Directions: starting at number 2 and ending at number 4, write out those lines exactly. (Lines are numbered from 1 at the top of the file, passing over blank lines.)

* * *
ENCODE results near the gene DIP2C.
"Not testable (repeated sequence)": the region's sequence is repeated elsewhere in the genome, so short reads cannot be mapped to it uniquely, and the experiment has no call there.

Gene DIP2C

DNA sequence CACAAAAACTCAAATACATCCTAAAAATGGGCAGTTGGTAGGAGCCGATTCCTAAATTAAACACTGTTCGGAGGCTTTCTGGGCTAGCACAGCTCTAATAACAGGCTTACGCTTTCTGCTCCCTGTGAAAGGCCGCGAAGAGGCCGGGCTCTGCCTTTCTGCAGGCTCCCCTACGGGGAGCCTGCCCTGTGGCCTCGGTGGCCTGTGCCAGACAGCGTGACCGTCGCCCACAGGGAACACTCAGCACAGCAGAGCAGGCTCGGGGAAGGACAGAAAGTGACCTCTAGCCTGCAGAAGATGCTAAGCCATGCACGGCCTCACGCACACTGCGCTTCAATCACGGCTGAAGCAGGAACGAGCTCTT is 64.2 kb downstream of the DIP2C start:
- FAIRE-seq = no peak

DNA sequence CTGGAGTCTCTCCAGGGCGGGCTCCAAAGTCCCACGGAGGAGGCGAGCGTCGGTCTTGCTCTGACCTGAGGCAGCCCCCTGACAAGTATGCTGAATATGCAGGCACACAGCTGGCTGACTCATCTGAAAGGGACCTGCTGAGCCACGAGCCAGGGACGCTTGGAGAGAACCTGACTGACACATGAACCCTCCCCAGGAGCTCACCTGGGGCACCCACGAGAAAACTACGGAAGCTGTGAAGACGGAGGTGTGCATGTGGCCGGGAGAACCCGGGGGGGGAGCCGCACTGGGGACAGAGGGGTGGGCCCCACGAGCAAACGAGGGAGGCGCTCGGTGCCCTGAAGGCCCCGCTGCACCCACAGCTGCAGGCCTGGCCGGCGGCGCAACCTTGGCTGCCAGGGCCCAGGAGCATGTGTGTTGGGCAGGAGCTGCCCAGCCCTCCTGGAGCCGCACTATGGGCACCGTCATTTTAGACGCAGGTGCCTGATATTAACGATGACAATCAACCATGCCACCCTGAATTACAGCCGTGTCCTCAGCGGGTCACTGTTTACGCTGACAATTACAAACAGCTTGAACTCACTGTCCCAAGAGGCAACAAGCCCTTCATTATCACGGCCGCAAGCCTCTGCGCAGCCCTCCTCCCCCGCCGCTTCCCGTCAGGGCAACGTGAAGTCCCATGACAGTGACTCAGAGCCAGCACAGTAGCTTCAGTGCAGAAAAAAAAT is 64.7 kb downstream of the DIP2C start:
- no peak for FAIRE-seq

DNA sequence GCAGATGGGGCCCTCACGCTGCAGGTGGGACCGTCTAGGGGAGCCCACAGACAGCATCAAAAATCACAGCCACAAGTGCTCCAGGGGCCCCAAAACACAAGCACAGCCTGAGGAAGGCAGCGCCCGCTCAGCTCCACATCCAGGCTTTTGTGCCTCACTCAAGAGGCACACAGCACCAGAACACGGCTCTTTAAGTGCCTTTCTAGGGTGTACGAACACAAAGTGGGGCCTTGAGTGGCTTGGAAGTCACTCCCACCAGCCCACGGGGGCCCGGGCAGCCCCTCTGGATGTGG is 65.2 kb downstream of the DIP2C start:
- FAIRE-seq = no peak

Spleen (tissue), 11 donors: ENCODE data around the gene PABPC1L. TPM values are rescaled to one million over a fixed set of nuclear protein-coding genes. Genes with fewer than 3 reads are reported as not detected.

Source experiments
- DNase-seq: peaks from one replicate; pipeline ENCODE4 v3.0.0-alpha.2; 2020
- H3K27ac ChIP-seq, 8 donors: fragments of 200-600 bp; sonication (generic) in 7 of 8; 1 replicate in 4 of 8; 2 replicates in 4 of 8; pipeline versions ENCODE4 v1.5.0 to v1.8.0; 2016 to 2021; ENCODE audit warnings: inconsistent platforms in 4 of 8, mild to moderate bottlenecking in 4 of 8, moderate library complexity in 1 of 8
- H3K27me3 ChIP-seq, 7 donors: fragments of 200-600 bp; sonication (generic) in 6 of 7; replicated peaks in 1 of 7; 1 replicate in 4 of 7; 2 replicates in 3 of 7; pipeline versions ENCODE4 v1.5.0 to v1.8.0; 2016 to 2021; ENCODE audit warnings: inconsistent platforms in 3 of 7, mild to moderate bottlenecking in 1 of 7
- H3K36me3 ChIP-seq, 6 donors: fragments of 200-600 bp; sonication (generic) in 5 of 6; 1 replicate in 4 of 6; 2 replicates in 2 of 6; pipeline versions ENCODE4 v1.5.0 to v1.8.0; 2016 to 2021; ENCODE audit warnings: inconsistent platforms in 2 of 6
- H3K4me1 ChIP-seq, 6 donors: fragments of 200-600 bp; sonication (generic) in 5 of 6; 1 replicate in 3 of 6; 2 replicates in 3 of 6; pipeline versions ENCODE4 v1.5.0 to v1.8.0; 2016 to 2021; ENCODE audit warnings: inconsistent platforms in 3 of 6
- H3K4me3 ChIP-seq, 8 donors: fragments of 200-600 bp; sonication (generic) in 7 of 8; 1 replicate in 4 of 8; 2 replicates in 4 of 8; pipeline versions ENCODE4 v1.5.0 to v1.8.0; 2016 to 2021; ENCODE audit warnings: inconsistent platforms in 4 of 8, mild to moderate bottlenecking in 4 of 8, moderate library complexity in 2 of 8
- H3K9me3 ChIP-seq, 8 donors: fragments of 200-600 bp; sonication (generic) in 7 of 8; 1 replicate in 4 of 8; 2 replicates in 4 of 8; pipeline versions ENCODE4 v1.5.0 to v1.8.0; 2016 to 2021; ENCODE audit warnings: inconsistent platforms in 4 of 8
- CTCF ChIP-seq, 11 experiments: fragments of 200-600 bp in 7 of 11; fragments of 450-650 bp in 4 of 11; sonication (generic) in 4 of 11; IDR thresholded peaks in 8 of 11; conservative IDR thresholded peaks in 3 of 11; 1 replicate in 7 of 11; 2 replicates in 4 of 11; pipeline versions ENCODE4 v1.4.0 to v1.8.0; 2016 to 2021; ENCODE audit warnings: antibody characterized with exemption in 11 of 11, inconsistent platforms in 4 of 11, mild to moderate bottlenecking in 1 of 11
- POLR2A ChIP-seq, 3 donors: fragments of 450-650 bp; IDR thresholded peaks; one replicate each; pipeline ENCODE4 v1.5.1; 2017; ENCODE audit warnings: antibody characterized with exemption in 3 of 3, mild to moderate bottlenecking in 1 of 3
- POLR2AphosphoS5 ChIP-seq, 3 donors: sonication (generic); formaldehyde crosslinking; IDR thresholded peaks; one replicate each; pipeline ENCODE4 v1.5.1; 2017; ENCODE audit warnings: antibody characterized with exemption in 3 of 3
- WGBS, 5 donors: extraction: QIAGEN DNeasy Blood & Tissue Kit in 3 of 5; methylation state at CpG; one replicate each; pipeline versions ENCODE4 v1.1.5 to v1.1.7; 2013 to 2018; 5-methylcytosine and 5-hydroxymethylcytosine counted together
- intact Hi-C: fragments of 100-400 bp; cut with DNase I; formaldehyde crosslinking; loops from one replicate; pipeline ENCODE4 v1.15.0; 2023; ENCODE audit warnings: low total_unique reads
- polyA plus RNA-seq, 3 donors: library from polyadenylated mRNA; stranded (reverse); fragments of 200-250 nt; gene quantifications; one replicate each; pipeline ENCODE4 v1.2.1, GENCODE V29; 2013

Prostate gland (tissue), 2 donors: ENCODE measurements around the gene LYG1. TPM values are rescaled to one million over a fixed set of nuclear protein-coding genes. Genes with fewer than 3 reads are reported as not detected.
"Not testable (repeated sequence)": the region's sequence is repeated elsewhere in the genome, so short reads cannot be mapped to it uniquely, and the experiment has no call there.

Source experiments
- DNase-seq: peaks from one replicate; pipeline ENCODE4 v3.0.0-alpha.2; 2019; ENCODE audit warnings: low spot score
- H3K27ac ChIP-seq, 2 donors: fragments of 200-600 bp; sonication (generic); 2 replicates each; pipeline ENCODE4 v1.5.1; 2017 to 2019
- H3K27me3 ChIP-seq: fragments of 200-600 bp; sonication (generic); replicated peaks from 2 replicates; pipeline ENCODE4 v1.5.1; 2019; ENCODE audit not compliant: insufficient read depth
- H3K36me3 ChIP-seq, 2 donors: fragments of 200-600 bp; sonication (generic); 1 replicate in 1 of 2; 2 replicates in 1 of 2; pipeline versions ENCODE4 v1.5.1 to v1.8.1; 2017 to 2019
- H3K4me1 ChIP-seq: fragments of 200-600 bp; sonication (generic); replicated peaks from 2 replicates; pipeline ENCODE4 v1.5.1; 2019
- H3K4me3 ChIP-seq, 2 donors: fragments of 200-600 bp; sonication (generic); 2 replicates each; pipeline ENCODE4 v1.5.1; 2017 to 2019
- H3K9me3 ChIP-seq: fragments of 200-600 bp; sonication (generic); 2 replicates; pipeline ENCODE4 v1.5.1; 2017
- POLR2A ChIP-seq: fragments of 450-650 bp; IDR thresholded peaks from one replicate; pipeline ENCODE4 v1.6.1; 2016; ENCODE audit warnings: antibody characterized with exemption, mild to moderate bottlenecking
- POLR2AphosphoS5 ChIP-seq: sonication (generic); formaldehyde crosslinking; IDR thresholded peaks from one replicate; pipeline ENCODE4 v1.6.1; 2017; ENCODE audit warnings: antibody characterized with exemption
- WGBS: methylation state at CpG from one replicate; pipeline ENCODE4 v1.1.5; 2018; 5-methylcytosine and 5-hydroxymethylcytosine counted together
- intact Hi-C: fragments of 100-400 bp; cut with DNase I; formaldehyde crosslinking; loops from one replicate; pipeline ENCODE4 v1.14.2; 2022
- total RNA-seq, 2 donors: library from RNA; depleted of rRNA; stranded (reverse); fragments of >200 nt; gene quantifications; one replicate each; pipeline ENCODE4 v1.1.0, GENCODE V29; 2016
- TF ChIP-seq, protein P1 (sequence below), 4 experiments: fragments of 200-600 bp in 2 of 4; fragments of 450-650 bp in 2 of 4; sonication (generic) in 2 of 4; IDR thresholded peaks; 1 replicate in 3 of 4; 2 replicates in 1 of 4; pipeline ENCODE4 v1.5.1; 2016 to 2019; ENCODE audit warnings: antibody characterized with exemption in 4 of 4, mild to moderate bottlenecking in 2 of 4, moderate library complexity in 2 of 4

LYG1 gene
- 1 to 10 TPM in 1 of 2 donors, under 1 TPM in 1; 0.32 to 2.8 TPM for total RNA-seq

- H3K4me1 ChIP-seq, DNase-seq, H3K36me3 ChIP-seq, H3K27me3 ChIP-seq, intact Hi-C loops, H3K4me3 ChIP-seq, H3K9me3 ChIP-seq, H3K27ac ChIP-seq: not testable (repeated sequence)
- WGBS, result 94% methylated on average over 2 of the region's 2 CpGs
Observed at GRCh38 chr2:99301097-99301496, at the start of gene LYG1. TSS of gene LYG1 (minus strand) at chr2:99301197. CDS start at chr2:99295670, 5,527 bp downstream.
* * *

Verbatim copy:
"Not testable (repeated sequence)": the region's sequence is repeated elsewhere in the genome, so short reads cannot be mapped to it uniquely, and the experiment has no call there.

Gene DIP2C

DNA sequence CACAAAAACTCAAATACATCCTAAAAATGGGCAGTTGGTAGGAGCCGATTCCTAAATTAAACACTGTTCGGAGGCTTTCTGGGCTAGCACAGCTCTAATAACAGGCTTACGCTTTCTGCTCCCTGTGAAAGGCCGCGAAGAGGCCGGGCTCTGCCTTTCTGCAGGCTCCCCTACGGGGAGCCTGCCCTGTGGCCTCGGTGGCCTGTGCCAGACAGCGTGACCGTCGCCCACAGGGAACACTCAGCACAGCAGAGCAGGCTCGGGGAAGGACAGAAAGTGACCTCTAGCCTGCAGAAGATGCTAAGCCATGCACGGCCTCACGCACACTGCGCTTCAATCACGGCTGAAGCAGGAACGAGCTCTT is 64.2 kb downstream of the DIP2C start: